Sunday, March 21, 2010

The American Icarus

The American Icarus

There are certain laws of nature that no one can amend or avoid. In the classic Greek tale of Icarus, despite warnings Icarus flew too close to the sun, melted the wax that held the feathers that had given him the gift of flight, and falls to his death. The law of gravity contributed to his end because what goes up must come down.

These days I think of the nation in general and the Democrats in Congress in particular as Icarus. They have ignored all the warnings about Obamacare and now have the political trajectory of a rock tossed too high in the air.

The voters reaction to the excesses of the Bush administration—-which now seem minor in comparison to those of the Democrats—-catapulted a virtually unknown and literally unvetted, minor first-term senator from Illinois into the Oval Office. The voters had first expressed their unhappiness in 2006 when control of Congress passed from the Republicans.

It seems to me that Americans have been unhappy for a very long time, but I can recall few decades when they were happy. With World War Two behind them, Americans launched themselves into the 1950s with enthusiasm, getting married, having babies, and building an economy that was unrivaled. America became the lone superpower.

By the 1960s, though, things began to sour. A generation of young people began to question all the values that had served their parents and grandparents well. The civil rights movement emerged and by the end of the decade the nation was mired in a war in Vietnam most people did not support. It would result in the death of more than 50,000 of our youth. A drug culture began to take root.

The signal political change during the 1960s was the implementation of Medicare in 1965, a significant expansion of Social Security. It quickly exceeded its projected costs.

By the 1970s, despite the inspiration of having begun to explore space, putting men on the Moon in 1969, and an abundance of material goods, America’s mood was growing dark. Between 1972 and 1974, the Watergate scandal dragged on until the first and only resignation of a president ended it.

In 1973 abortion was legalized. The feminist movement gained momentum. As the decade ended in 1979 Iranians seized U.S. diplomats, holding them hostage for 444 days.

The 1980s were, for conservatives, a golden age led by Ronald Reagan. The economy improved and, in general, so did the mood of the nation. It was also a time in which Islam began to reassert itself with a series of terrorist acts. Democrats in Congress continued to be in control.

At the end of Reagan’s term, George H.W. Bush, his vice president, was elected in 1988, but despite a military campaign to contain Saddam Hussein, the voters opted for a young Arkansas Governor named Bill Clinton.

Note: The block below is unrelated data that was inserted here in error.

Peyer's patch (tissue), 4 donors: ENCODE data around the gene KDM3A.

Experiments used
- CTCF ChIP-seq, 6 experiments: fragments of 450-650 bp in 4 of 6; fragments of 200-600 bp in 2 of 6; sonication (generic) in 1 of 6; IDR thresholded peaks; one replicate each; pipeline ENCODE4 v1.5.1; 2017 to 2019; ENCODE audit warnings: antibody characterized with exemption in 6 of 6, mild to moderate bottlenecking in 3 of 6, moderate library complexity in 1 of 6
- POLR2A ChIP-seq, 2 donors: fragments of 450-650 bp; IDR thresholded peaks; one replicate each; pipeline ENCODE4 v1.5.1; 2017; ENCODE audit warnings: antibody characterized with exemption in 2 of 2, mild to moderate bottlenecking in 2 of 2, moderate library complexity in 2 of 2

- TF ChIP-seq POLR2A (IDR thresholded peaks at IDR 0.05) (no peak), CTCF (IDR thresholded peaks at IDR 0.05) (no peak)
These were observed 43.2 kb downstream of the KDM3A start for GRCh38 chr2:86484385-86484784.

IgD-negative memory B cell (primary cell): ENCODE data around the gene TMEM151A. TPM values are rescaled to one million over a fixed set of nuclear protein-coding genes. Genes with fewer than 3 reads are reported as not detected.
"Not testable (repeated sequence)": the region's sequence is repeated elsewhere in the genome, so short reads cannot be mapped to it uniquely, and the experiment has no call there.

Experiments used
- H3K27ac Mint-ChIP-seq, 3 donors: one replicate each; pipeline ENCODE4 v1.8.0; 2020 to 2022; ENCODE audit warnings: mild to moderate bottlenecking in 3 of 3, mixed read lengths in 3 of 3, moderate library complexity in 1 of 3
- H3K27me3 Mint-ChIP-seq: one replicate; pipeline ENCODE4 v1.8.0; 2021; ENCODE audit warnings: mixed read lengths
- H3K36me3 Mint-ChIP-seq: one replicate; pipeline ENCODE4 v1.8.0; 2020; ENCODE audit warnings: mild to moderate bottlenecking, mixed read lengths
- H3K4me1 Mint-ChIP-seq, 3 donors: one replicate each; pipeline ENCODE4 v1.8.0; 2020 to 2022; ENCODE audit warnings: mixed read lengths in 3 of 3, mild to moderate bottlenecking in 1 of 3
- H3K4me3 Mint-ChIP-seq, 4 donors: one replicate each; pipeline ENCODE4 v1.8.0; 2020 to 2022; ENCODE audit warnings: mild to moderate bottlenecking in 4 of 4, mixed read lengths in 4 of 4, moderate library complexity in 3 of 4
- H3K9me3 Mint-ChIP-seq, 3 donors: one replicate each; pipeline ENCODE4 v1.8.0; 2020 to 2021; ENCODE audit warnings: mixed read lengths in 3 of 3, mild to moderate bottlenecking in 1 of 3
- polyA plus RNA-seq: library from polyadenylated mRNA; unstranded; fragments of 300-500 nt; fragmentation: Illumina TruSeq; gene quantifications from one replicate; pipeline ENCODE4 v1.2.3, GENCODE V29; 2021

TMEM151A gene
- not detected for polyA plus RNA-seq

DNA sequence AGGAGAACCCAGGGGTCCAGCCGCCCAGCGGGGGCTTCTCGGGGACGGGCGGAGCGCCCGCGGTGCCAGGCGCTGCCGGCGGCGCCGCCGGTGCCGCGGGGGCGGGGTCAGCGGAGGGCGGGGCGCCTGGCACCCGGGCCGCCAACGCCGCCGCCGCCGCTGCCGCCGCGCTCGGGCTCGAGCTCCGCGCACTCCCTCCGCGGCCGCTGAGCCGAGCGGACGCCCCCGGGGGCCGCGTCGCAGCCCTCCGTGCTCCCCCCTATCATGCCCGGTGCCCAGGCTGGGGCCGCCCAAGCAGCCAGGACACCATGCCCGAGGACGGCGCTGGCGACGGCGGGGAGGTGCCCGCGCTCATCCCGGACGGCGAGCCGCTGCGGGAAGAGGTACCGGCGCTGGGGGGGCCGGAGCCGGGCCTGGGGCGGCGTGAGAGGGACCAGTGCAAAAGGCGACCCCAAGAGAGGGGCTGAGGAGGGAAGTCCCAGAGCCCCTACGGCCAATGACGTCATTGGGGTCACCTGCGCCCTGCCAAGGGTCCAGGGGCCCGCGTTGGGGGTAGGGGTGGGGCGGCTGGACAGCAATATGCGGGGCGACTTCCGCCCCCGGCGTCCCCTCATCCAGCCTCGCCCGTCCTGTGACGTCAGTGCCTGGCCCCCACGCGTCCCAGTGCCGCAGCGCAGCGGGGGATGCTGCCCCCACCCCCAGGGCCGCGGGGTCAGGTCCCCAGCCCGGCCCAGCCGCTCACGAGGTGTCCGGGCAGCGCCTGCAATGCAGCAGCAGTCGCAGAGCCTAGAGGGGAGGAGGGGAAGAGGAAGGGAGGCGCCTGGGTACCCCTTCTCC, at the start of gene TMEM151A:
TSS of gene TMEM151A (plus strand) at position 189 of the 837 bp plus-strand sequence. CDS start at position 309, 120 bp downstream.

What came to be seen as a series of excesses by liberal Democrats led to the defeat of the Clinton Medicare expansion effort and, in 1994, Congressional power was transferred to the Republican Party for the first time in some 40 years!

Clinton, despite being reelected, proved to be a major embarrassment to the nation as the result of his sexual appetites. Popular to the end with most Democrats, he would be replaced by George W. Bush as the new century began in 2000.

If the mood of the nation was one of cautious optimism, that changed dramatically on September 11, 2001. Fear swept the nation and a desire to punish the stateless terror inflicted led also to a decision by Bush to alter the direction of the Middle East by removing Saddam Hussein from power. Despite a brilliant initial dash to Baghdad the Iraq war was plagued with a cascade of bad decisions.

A sudden financial crisis toward the end of the 2008 political campaign returned a Democrat to the White House. It has taken just over a year for Barack Hussein Obama to see his performance ratings plummet from around 70 percent to around 40 percent these days. He is rivaling the worse ratings for any president since such polls began.

The bruising battle over the expansion of Medicare at a time of high unemployment and the imposition of high levels of national debt will likely push the President’s ratings even lower before the year is out.

What has been discussed here is not a rising curve of optimism for the future of the nation, but a declining one made worse and seriously endangered by irrational borrowing and spending.

Like Icarus, the nation has flown too close to its source of life, weakened its economic foundations, gave itself over to the greatest hoax of the modern era, global warming, and now has witnessed a Democrat controlled Congress do what most voters opposed.

America has weathered previous crisis, but there is a growing sense that its future is in the hands of people who do not like America, do not like its slow, methodical way of debating and reflecting the will of the people, and who threaten liberties its citizens have taken for granted.

Weighed down by growing debt, threatened by expanded “entitlement” programs that promise to grow that debt while subjecting Americans to higher taxation, the mood of the nation has rarely been at such a critical and dour point.

Gravity is about to have its way with the nation.

© Alan Caruba, 2010

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